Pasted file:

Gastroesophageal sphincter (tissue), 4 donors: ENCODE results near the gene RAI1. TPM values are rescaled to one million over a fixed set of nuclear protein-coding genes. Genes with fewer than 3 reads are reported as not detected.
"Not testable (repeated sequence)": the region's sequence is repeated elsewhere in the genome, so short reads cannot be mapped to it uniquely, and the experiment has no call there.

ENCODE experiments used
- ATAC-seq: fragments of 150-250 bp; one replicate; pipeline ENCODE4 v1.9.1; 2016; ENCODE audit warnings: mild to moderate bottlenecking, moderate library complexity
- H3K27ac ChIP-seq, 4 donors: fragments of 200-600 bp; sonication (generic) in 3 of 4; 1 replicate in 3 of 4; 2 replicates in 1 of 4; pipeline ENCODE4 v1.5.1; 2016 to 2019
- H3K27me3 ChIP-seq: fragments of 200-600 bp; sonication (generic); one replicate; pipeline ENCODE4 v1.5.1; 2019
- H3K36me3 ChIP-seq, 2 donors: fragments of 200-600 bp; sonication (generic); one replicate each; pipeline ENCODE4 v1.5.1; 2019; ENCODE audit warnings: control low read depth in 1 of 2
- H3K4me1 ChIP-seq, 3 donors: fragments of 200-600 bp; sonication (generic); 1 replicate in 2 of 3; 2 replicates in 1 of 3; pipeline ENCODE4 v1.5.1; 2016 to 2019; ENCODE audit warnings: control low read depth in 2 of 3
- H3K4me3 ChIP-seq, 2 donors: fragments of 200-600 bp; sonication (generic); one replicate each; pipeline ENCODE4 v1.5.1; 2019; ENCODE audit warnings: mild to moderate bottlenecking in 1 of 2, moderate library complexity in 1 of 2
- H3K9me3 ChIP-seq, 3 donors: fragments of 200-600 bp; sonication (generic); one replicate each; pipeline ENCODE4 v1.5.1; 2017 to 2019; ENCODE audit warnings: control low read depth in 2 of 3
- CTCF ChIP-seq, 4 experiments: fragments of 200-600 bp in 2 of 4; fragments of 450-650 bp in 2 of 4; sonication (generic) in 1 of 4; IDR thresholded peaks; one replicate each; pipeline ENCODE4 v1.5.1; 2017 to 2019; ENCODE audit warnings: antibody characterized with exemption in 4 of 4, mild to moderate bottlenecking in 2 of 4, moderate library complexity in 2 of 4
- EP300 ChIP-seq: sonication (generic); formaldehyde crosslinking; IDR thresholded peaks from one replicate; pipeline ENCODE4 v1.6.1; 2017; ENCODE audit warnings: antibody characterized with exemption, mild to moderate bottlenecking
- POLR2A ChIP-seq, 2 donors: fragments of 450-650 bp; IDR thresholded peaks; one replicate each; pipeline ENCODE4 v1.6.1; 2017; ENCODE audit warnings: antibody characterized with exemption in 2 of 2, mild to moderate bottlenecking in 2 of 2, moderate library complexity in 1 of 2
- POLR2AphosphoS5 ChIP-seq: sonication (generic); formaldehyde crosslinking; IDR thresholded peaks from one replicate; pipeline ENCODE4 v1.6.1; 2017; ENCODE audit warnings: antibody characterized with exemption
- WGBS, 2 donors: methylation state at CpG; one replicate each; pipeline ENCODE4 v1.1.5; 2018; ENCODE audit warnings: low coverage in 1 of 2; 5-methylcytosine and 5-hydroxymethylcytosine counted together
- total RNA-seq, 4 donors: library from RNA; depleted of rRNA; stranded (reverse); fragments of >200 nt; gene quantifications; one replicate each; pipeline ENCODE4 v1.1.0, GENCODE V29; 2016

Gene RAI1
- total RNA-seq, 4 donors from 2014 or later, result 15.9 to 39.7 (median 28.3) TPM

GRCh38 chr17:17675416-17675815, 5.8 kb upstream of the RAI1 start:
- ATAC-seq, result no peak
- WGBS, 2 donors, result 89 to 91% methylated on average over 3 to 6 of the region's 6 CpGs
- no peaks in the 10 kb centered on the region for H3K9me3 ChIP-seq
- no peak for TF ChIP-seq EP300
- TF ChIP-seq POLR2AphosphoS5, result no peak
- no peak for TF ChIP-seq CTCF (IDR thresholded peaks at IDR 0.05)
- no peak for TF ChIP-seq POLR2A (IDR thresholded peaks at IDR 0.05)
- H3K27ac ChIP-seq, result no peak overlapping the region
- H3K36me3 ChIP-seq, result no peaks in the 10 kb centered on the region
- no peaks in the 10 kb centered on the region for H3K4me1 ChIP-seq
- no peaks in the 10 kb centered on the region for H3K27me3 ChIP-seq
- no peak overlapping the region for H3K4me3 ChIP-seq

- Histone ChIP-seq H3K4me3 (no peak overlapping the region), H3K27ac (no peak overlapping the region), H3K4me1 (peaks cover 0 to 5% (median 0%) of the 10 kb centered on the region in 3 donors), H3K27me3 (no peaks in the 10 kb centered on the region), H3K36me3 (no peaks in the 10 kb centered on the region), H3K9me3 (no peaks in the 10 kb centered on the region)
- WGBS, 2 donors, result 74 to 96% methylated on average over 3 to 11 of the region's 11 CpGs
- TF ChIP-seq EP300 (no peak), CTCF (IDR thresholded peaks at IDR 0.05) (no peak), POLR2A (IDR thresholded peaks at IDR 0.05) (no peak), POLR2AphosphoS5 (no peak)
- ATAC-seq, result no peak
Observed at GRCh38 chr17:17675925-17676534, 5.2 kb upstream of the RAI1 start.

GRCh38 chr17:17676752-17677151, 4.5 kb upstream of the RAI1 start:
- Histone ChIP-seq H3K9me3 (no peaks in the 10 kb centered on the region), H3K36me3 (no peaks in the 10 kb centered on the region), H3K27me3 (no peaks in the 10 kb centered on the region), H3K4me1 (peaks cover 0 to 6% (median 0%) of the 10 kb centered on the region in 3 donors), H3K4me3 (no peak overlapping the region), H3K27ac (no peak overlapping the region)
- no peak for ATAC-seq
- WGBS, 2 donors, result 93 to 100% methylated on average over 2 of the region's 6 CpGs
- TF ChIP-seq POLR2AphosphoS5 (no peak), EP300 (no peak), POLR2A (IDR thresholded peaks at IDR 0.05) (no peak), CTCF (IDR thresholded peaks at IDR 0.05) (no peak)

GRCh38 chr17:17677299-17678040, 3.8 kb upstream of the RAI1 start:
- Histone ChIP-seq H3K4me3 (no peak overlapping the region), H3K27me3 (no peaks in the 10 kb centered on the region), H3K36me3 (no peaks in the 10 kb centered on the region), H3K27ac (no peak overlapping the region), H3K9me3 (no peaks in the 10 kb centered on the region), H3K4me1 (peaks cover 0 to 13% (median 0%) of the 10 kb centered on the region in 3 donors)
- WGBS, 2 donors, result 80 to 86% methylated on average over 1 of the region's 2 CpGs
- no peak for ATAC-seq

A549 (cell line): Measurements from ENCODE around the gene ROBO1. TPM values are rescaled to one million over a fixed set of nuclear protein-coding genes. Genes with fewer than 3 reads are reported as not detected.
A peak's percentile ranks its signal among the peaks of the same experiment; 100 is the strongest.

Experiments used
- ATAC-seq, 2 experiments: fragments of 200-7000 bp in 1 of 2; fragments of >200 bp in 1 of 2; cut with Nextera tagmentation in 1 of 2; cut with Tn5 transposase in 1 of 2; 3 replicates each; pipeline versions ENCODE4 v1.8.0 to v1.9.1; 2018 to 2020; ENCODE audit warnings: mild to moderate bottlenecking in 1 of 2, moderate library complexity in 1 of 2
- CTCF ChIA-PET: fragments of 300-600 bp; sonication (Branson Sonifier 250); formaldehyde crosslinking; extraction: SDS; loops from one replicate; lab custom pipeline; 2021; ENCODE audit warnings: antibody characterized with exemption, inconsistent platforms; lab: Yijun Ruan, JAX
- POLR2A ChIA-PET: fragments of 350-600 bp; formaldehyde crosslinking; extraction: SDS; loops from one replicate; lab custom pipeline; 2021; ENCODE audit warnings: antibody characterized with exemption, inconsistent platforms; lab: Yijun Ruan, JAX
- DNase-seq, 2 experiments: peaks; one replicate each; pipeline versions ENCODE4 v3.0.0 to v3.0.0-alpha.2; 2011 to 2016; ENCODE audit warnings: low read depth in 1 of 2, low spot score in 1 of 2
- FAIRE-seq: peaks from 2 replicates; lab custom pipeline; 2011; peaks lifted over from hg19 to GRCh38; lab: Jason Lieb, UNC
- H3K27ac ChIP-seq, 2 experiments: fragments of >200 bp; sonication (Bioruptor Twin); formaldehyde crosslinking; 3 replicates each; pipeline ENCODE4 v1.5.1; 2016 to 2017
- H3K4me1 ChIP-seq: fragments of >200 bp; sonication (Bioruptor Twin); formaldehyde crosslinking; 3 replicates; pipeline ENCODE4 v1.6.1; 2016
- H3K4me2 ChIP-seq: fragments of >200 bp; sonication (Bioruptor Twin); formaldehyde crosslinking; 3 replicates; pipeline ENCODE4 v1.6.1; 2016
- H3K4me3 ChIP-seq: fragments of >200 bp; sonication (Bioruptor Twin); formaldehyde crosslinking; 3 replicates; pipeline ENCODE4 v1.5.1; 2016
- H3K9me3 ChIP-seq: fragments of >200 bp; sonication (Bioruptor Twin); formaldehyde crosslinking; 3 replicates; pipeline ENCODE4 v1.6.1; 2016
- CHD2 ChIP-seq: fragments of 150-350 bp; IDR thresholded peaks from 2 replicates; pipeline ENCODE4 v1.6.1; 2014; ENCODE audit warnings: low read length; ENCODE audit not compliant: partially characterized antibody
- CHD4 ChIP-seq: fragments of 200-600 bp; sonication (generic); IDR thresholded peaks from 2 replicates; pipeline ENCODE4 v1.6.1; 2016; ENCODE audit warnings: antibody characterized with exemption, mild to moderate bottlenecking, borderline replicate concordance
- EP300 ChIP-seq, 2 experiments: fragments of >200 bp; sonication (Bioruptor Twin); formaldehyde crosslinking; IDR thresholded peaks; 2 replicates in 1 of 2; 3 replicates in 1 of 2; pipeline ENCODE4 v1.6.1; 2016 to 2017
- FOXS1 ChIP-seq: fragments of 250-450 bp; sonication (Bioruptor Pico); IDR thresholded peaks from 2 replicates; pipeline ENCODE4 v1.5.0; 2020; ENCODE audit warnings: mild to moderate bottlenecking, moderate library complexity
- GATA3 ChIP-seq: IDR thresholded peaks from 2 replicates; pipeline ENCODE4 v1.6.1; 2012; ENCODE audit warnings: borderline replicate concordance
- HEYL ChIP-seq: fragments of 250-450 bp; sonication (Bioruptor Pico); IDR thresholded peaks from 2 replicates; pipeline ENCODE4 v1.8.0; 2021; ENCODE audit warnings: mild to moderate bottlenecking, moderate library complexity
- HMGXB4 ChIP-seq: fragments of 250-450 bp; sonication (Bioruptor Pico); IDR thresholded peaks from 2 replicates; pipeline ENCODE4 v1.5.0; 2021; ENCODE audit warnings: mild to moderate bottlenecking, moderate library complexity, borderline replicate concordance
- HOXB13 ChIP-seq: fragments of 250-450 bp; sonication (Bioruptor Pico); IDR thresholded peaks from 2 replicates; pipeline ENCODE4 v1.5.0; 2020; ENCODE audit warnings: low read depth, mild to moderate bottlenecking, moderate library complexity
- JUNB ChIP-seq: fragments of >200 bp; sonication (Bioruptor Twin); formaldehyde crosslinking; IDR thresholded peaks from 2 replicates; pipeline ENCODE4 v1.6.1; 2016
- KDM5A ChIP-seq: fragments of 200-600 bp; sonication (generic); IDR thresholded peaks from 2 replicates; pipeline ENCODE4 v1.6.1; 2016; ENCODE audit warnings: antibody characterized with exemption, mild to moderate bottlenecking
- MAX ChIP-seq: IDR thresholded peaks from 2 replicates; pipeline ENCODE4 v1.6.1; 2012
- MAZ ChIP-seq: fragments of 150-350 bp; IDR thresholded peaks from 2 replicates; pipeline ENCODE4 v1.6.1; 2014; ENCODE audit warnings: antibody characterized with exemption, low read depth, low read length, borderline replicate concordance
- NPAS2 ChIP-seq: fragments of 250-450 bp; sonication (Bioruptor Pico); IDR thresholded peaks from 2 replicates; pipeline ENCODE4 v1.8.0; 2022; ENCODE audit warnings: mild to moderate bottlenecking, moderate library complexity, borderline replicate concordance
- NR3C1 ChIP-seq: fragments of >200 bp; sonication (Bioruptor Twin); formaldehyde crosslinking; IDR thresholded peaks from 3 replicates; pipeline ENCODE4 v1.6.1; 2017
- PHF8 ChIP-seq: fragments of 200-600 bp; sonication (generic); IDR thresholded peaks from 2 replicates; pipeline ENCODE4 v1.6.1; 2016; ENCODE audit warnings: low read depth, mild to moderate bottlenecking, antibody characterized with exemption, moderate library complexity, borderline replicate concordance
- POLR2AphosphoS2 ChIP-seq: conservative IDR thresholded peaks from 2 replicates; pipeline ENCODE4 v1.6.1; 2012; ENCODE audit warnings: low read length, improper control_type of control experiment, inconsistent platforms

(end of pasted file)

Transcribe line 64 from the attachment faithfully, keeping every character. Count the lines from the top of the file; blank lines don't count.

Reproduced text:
- HEYL ChIP-seq: fragments of 250-450 bp; sonication (Bioruptor Pico); IDR thresholded peaks from 2 replicates; pipeline ENCODE4 v1.8.0; 2021; ENCODE audit warnings: mild to moderate bottlenecking, moderate library complexity